Getting Ahead In... HR | Middlesex University London
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    Getting Ahead In... HR

    27/01/2015
    For the first in our series of Getting Ahead In... features, Business School alumnus Bob Ferneyhough speaks to us about his career in HR, and how he worked his way to the top.

    Having become interested in industrial relations while studying for his A-Levels, Bob Ferneyhough enrolled in BA Business Studies with Labour Law and Industrial Relations at Middlesex. Upon graduating Bob's HR career took off and by 1991 he was an HR Director for Unisys World Trade, before becoming HR Director for Henkl UK & Ireland in 1995. Having recently taken on the challenge of becoming a freelance HR Consultant, Bob talks to Middlesex Alumni Relations Team about how he launched his career in HR, and gives some valuable advice on career-building.Bob Ferneyhough

    Since leaving Middlesex you have built a very successful career in HR. Tell us about your day-to-day work as a freelance HR Consultant.

    Having been an HR Director for over 20 years in big corporations, I decided that I wanted to use the Charles Hardy approach and create a portfolio where I was doing a range of different things. So at the moment I am working with JSB Group Ltd, where I run workshops on HR's role in mergers and acquisitions, and with DD Consulting helping clients with the people and cultural aspects of post-merger integrations. I am also a Board Director for the Institute of Event Management.

    As a consultant your work is always varied, and I enjoy the variety. Working in HR, you never know what will land on your desk next and that is one of the things that I have always found exciting and rewarding about it. HR is never routine.

    What was it that drew you to HR in the first place, and what made you choose to study at Middlesex University?

    I became interested in industrial relations while I was studying Economics at A-Level at Brockenhurst College. I had the opportunity to do an economics field course there, where we visited various organisations in and around Southampton , including the Esso Oil Refinery at Fawley. I found it really interesting how there was such a small and yet powerful workforce with such a rich and powerful company. This was also the late '60s with services grinding to a halt because of strikes, which were a real headline topic.

    Middlesex was the only place offering a combination of business studies with industrial relations and labour law, and the course offered leading lecturers and got excellent recognition.

    How did you get your career off the ground post-university?

    When it came to getting a job, I felt that I was ahead of other candidates, both because of my Business Studies degree, and also because of the year in industry that formed part of the degree. During my year with the British Waterways Board I worked all over the country and re-vamped their Apprentice Training Scheme.

    One of the really good things about Middlesex was the industry links. The close links meant that I was really prepared for job interviews, and I was given excellent careers advice from tutors as well, which really helped me get placements and my first job with Cape Industries upon graduating

    My tutor said to me "You want to send out 100 CVs. That way you might get ten interviews, and one or two job offers", so that's what I did!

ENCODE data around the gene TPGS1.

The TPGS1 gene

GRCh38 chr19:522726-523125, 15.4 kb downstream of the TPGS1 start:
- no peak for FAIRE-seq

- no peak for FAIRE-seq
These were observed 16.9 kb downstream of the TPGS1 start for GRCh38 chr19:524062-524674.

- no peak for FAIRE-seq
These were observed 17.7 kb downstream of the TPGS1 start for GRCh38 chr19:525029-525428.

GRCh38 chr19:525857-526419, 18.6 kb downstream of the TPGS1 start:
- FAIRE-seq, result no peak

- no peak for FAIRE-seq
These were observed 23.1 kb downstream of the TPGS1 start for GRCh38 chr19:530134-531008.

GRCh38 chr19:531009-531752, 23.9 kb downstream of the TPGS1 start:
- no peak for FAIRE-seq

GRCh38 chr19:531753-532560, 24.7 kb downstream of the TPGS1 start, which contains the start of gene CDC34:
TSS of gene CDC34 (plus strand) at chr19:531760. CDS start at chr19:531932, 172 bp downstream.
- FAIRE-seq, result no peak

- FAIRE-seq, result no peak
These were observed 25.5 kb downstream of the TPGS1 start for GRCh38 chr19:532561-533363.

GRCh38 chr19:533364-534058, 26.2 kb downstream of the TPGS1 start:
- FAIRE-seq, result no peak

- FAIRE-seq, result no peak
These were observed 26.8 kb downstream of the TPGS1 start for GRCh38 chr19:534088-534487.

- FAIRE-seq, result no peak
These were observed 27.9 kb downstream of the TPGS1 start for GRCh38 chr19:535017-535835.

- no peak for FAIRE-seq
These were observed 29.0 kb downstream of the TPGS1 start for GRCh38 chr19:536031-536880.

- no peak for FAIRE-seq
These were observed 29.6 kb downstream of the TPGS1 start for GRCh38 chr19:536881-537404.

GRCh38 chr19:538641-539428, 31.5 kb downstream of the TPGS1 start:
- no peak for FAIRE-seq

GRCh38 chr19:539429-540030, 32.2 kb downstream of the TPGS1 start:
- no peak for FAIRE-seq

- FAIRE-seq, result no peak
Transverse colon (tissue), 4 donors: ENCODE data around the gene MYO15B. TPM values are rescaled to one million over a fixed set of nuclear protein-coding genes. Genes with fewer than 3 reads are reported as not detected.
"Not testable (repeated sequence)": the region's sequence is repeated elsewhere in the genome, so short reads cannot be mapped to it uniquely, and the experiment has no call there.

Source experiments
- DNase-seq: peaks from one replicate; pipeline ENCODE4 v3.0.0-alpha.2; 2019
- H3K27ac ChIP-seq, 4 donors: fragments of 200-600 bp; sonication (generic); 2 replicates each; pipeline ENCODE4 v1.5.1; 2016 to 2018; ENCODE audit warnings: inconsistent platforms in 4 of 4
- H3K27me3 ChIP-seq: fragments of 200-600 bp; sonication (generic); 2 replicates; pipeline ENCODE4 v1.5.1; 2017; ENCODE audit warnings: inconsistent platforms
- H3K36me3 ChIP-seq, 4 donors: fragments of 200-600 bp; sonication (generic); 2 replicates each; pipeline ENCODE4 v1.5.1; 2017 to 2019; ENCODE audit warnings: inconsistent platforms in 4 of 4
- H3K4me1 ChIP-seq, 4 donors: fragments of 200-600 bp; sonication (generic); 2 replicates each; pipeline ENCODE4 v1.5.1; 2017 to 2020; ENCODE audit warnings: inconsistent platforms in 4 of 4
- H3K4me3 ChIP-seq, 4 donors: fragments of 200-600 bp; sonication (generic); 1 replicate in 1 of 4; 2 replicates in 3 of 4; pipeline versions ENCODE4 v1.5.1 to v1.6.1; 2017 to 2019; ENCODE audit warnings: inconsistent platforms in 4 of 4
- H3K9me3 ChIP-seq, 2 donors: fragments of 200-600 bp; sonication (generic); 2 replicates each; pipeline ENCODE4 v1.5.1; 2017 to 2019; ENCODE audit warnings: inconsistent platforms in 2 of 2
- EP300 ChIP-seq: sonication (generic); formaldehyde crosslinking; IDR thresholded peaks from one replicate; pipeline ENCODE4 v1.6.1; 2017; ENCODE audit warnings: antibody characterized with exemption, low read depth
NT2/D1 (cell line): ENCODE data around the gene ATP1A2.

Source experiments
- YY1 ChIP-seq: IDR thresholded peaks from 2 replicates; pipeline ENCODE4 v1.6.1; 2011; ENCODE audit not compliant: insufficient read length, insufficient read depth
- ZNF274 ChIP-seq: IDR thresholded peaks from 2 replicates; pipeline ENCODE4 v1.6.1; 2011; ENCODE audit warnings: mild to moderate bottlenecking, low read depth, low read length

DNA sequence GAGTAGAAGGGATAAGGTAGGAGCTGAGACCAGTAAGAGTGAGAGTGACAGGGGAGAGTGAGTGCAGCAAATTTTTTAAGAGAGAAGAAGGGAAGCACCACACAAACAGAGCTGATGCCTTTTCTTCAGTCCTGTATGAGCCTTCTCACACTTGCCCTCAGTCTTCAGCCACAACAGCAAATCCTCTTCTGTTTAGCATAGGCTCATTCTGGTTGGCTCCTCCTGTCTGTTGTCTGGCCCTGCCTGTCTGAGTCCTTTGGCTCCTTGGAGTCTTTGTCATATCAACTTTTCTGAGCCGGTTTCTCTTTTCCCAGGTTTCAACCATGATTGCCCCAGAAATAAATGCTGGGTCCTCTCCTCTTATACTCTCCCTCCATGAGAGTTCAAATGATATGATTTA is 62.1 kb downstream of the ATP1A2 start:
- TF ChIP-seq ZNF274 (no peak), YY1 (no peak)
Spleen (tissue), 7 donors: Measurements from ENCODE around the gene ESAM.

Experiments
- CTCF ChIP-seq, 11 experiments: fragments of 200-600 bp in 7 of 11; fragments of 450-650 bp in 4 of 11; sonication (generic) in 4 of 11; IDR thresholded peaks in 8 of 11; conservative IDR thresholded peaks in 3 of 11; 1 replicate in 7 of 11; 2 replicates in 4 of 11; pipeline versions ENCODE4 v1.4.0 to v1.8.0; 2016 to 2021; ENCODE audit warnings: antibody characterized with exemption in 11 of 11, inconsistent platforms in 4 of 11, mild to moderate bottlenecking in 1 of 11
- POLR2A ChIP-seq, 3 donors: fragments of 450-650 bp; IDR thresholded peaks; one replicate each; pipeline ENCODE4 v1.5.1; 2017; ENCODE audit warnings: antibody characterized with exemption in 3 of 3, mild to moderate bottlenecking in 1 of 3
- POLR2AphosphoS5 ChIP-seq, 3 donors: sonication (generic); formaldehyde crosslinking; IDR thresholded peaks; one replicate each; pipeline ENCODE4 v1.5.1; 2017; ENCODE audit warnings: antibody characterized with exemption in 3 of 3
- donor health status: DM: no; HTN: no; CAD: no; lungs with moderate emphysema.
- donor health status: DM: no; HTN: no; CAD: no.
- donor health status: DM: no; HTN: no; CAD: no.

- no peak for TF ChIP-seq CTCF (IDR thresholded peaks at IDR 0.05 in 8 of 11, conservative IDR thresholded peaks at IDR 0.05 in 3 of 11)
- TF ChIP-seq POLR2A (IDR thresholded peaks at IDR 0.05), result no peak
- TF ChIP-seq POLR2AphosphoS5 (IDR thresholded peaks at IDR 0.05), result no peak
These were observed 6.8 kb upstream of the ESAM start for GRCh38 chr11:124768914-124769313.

What would you say has been your secret to success?

    Hunger, drive and ambition. It's all about being self-motivated and taking charge of your personal development.

    You've spent most of your career in one company, however it is becoming increasingly common for people spend just a few years at each employer. Which would you recommend?

    The advice from my tutor was "Get three blue chip companies on your CV before the age of 30."

    This was great advice for that stage of my career and I would still advocate getting a breadth of experience that will help you with what you want to do. I managed to do that early on and it stood me in good stead. My advice would be plan your own career and move around to gain the experience you need. After that don't move around too much. Seven or eight years with one company is probably ideal.

    What have you found to be the most effective ways of enhancing your professional profile?

    It's obviously good to work hard and do great things, but you need to make sure that you're telling people about it.

    What has been your proudest achievement to date?

    It's always about recognition. While I worked at Henkel the global Head of HR introduced something called the Global HR Excellence Awards Scheme, which my team and I went on to win on several occasions.

    I organised a trip to Huntingdon Races in October 2001 as a congratulations to the team. Tony (AP)McCoy, national jockey champion, won the race and I was given the honour of presenting him and Jonjo O'Neill the trainer with champagne!

    What is the best piece of advice you've ever been given?

    If you make a commitment to do something, make sure you do it and then tell people you've done it. Follow up on things. The key currency you're dealing in is trust and, especially in HR, if people don't trust you you've got no credibility and you can't operate.

    Would you give the same advice to others hoping to pursue a career in HR?

    I would, and I would also say get a mentor. There are a lot of mentoring schemes around for people working in HR. I myself am a member of the CIPD and the local branch runs a mentoring scheme which takes people like me, and puts me in touch with students, opening the doors for all sorts of learning opportunities and guidance.

    Could you feature on Getting Ahead In..? Get in touch with us at alumni@mdx.ac.uk to find out more.

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